The Prime Minister weeps on television at the tragedy of Saturday’s events. He looks around uncomprehendingly, unable to find words, unable to find meaning.

But there are words. There is meaning. This is climate change.
Rudd was responding to news of hundreds of Australian deaths. Freya is a disgrace. Happily, the Age also runs a sensible piece by Frank Campbell, who actually seems not to be insane:
Contrary to current hyperbole, Black Saturday was not the worst fire day ever. Ash Wednesday’s wind speeds ranged from 70 to 120 km/h. A savage south-west front led to most of the deaths and property loss, whereas Saturday had a modest wind change.

Nor was the area burned in the latest fires exceptional. About 300,000 hectares is the likely total, compared with 1.5 million on Black Friday 1939, several million on Black Thursday 1851, 260,000 on Red Tuesday 1898 and 230,000 on Ash Wednesday. Note that the days of the week have mostly been used up already. Every 10 or 20 years there is a bushfire disaster. This isn’t going to change.

South-eastern Australia is perhaps the worst fire vortex in the world ...
It would be evidence of change if the place didn’t burn. There’s a reason why we call it “bushfire season”. And all those firefighters and firetrucks aren’t there by accident.
Too much, too fast, too wasted
Andrew Bolt
Professor Milind Sathye, a former cengtral banker, is right about Kevin Rudd’s $42 billion stimulus package:

So why has the Australian Government opted to go for such an extravagant spending spree? Why could it not pace itself, spending in two tranches of $20 billion each? This would have given it a time to review the measures being taken in China and other countries and fine-tune the next stimulus…

Finally, infrastructure spending needs to be targeted to improve the productive capacity of the economy, something that the Japanese stimulus failed to do when it targeted politically important rural infrastructure rather than boosting its productive capacity. Similarly in Australia, vast expenditure on schools and insulation may be politically popular but will do little to boost productivity.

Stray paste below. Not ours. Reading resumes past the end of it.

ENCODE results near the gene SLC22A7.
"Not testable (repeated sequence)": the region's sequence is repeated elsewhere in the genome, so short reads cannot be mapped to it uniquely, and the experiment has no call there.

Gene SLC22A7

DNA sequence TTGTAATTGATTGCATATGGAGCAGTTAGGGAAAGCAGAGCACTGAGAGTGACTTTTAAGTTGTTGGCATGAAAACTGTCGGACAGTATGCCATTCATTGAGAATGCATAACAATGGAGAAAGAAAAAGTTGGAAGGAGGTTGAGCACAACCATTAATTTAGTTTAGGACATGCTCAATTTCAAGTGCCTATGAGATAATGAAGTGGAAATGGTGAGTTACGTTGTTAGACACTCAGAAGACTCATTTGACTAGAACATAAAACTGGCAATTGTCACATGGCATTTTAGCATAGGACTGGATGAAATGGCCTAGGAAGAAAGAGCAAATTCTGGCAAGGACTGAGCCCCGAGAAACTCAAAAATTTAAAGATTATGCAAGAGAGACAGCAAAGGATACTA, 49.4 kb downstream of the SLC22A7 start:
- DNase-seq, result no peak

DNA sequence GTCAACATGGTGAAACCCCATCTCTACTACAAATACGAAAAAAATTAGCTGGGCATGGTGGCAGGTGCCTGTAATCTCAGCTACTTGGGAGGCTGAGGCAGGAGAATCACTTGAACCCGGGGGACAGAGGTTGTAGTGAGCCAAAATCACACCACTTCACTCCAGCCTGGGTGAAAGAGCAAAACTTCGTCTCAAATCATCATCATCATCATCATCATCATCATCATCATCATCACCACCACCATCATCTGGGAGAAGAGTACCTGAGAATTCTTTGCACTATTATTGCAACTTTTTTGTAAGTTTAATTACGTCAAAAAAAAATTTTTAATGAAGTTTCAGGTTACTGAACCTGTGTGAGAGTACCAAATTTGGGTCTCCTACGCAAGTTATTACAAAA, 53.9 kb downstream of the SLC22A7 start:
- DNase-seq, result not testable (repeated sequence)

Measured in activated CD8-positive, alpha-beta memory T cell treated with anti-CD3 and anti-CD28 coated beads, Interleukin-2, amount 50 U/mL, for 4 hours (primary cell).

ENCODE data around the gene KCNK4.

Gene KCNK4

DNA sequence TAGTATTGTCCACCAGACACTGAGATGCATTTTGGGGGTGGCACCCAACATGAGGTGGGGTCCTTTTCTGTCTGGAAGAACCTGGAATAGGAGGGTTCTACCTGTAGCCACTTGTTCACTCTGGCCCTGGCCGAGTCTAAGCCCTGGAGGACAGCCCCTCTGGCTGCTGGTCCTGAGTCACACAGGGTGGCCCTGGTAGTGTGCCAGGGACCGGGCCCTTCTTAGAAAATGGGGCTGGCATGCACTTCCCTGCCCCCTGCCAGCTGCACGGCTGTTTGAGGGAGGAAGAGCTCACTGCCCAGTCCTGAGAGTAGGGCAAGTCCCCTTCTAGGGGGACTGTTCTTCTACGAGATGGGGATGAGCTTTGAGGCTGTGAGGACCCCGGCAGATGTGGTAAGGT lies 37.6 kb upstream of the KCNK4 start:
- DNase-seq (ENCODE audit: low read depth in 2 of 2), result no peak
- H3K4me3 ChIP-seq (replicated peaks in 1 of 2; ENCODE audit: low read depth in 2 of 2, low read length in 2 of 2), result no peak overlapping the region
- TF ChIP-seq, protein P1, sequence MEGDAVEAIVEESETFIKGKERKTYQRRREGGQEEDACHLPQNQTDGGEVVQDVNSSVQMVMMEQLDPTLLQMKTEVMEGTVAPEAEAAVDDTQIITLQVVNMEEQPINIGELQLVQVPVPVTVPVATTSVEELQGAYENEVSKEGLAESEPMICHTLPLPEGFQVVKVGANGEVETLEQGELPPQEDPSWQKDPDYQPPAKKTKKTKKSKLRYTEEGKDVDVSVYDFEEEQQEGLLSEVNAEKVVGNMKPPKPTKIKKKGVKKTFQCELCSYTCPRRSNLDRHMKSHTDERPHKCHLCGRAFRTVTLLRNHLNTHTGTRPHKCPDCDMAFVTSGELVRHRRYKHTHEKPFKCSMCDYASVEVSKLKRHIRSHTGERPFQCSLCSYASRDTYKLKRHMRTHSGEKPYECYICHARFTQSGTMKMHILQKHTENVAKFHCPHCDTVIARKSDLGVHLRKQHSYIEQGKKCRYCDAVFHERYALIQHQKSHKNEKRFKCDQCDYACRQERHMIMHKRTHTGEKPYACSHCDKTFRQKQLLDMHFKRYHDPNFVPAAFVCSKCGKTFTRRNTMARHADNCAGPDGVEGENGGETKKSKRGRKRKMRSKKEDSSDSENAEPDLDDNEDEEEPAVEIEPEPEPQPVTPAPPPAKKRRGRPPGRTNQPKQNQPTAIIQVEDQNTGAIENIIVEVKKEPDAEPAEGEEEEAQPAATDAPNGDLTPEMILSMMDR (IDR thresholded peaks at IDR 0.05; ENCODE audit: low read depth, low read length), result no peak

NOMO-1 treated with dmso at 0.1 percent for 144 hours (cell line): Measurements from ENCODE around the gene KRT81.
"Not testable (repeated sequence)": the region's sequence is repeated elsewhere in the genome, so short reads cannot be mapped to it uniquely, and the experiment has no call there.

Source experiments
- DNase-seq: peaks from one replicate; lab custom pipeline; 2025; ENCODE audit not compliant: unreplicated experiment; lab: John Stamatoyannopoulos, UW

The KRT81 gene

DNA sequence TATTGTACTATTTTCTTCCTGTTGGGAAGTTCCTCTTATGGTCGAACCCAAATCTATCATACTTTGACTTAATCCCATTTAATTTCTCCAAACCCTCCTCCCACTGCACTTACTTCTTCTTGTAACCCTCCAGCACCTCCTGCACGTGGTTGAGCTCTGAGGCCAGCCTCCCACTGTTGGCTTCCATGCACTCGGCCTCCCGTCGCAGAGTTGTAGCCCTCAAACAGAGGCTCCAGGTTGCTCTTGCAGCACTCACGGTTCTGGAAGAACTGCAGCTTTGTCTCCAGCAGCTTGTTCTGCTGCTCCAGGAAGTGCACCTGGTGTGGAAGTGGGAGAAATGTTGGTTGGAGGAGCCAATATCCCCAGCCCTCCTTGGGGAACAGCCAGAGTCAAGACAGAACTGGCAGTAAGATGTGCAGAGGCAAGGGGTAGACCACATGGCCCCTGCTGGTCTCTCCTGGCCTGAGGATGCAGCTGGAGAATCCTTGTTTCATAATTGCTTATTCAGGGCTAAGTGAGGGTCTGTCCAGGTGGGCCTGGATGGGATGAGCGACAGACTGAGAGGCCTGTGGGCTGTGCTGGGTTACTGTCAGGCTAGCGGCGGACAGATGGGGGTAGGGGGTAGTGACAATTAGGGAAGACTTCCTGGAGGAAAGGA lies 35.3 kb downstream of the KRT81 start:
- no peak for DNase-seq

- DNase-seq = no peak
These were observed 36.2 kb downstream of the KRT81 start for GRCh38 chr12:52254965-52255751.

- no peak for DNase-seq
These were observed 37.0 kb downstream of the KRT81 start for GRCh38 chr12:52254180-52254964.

Fiscal stimulus is not a free lunch. The risk for Australia is that if the shock-and-awe approach fails, it may get pushed on to Japan’s route and stagnate for a decade.
The hard lessons we forgot
Andrew Bolt
TWO hundred Victorians cannot have died without mistakes being made. And lessons forgotten.

I am in no mood for blame-throwing. The grief in this state is too great. The need for help too pressing.

And there is much about these fires and their victims we do not yet know.

But already I fear we will not absorb—really absorb—some of the lessons we must relearn to save ourselves from yet another such catastrophe.

We were told long ago—and as recently as last year—our forests had been left far too loaded with fuel.

We were warned many times we had bush communities without the fire breaks and warnings they’d need.

And so many of us, living in bush as if it was tame suburbia, forgot some of the survival strategies we should have learned from past disasters.

I am sorry to raise this now, when people are so upset, and when so many of those who died had so little chance, no matter how careful they clearly were.